Although frequently cited as the most common type of cancer in the United States, skin cancer remains a deadly condition if it is not caught in time. Did you know, for example, that the U.S. Center for Disease Control and Prevention recommends a monthly top to bottom inspection of your skin to catch skin cancer as early as possible? Many people don’t.
If caught early enough and excised sufficiently, skin cancer can be dealt with without major intervention, such as radiation or chemotherapy. But the key is early detection. The longer skin cancer persists, the harder it is to treat.
Early detection involves a complete inspection of your skin. It is recommended that you use a full-length mirror and plenty of light. It is also recommended that you use a hand-held mirror where necessary to look at hard-to-see patches of skin.
How, then, do you recognize skin cancer? What does it look like?
Even with inspections, skin cancer can get by you if you don’t know what symptoms are important. Some people look for one or two signs of skin cancer and let other visible symptoms go untreated because they were not aware of all the signs. For example, rough, patchy, irritated skin that is sometimes crusty can be a sign of skin cancer that people looking for brown spots might miss. A thorough inspection has to be a diligent one, as well.
The safest practice is to report any new or changing conditions on your skin to your physician. Proper laboratory analysis may be required to diagnose skin cancer and is always required to confirm a diagnosis.
Having said this, many symptoms could simply be discoloration of the skin that comes with aging and with a variety of skin growths that are not cancerous. A physician, of course, will take a skin sample for testing. The laboratory will then perform a biopsy, which is a close examination of the skin cells that were removed.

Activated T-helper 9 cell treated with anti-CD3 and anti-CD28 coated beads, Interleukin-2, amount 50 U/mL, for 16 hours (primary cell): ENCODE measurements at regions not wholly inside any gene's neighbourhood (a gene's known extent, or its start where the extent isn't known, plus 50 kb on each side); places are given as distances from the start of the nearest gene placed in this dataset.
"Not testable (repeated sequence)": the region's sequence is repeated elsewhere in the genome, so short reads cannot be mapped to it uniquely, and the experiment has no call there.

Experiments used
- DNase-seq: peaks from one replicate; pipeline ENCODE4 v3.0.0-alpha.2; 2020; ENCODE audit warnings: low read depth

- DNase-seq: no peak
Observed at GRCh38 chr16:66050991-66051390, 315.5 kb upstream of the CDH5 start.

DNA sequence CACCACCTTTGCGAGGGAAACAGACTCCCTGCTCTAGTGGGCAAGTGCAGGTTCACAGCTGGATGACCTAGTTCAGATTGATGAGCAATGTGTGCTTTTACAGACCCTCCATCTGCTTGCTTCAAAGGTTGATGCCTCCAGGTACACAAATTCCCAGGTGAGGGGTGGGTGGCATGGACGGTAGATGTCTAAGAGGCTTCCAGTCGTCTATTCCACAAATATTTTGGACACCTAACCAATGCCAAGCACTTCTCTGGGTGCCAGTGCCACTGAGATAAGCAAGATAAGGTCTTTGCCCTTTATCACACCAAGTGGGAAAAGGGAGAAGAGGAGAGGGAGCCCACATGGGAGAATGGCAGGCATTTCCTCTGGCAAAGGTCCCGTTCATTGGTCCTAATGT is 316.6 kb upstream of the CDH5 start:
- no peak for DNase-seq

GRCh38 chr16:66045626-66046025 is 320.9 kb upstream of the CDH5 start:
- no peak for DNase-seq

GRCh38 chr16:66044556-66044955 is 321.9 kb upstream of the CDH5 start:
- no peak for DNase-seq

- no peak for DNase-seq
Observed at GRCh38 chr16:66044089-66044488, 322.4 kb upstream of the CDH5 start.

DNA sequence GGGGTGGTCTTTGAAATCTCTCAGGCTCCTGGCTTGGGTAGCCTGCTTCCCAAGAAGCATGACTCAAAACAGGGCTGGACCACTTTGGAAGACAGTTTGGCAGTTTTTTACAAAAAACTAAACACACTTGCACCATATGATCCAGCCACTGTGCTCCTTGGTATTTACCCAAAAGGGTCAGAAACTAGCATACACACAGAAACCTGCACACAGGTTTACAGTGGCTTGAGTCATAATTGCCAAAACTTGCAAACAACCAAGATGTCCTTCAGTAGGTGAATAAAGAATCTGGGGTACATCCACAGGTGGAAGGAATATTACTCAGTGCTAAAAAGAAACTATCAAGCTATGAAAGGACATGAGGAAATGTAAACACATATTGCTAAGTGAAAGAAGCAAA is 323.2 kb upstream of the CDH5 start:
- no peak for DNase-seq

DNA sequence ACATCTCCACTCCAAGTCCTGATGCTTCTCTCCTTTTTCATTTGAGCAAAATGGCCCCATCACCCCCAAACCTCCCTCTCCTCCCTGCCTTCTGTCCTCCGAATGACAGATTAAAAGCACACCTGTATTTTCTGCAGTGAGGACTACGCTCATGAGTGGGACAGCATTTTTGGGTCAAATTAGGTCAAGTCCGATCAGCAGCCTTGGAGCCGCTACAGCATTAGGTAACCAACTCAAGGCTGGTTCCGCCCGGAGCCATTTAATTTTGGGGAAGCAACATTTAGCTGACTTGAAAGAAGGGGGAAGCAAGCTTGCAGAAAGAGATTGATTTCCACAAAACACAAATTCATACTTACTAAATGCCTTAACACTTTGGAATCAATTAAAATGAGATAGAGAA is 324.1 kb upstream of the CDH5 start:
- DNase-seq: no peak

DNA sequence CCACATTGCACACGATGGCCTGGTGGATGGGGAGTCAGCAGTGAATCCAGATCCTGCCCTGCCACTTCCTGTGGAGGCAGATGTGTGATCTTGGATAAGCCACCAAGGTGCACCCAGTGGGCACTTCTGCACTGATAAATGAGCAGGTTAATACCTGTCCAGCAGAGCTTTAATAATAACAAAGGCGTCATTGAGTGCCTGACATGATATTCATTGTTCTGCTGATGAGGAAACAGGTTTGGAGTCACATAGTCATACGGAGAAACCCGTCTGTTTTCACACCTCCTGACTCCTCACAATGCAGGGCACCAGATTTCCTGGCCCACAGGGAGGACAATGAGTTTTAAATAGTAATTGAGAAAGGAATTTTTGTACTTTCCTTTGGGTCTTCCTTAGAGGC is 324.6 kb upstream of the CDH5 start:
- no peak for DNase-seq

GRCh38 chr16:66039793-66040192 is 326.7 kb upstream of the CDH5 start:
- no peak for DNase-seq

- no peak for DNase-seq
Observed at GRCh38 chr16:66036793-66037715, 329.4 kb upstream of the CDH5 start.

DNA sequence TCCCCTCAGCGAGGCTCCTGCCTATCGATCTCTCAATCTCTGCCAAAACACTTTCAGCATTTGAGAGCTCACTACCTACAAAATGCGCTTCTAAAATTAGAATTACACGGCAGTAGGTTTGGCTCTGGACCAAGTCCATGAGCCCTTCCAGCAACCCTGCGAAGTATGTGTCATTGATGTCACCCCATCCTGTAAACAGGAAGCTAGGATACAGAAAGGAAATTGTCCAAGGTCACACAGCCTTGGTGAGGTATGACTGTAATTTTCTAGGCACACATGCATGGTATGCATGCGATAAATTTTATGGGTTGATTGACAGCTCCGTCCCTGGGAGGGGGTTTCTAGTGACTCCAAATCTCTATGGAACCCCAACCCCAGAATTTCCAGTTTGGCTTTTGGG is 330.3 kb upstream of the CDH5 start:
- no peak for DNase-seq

Here’s what to look for during your own monthly examinations:
ABCDE is a commonly used guideline that can help you remember what to look for when inspecting your body for skin cancer. Explained in detail below, the initials stand for Asymmetry, Border, Color, Diameter, and Evolving.
- Asymmetry – this is defined as spots that are not balanced. If one side of a mole or a birthmark is a different shape than the other, this could be a sign of melanoma
- Border – instead of smoothly round or oval spots, these are spots that have a splotchy look around the edges
- Color – Similar to asymmetry, look for spots in which one side is a darker shade or a different color than the other side
- Diameter – This is a general guideline. If a brown spot is the size of a pencil eraser or larger, you should bring this to the attention of your doctor. However, this is not a hard and fast rule, as some melanoma are smaller
- Evolving – this refers to spots that are changing in size, color, texture or shape. To add to that, consider any new spots to be suspicious, as well.
- If removing the melanoma can be done locally at a physician’s office, that may be all that’s required. Your physician, of course, will want to take skin samples near the excised spot to check and see that all the cancer cells have been removed.
- Freezing – Skin cancer spots can sometimes be frozen with liquid nitrogen, which destroys the cancer cells
- Mohs surgery – this procedure is used to fight large or persistent skin cancer spots. This precision-type removal is also used in places like the face, where patients want to save as much skin as possible
- Curettage and electrodesiccation – refers to the use of a scraping tool known as a curet or an electric needle that can be pinpointed to destroy cancer cells
- Photodynamic therapy – involves using laser light to destroy cancer cells
- Radiation therapy – targeted radiation used to destroy cancer cells
- Chemotherapy – refers to using drugs to fight cancer cells. If caught early, topical creams can be used to kill the cells. If cancer has progressed, ingested pharmaceutical options are available.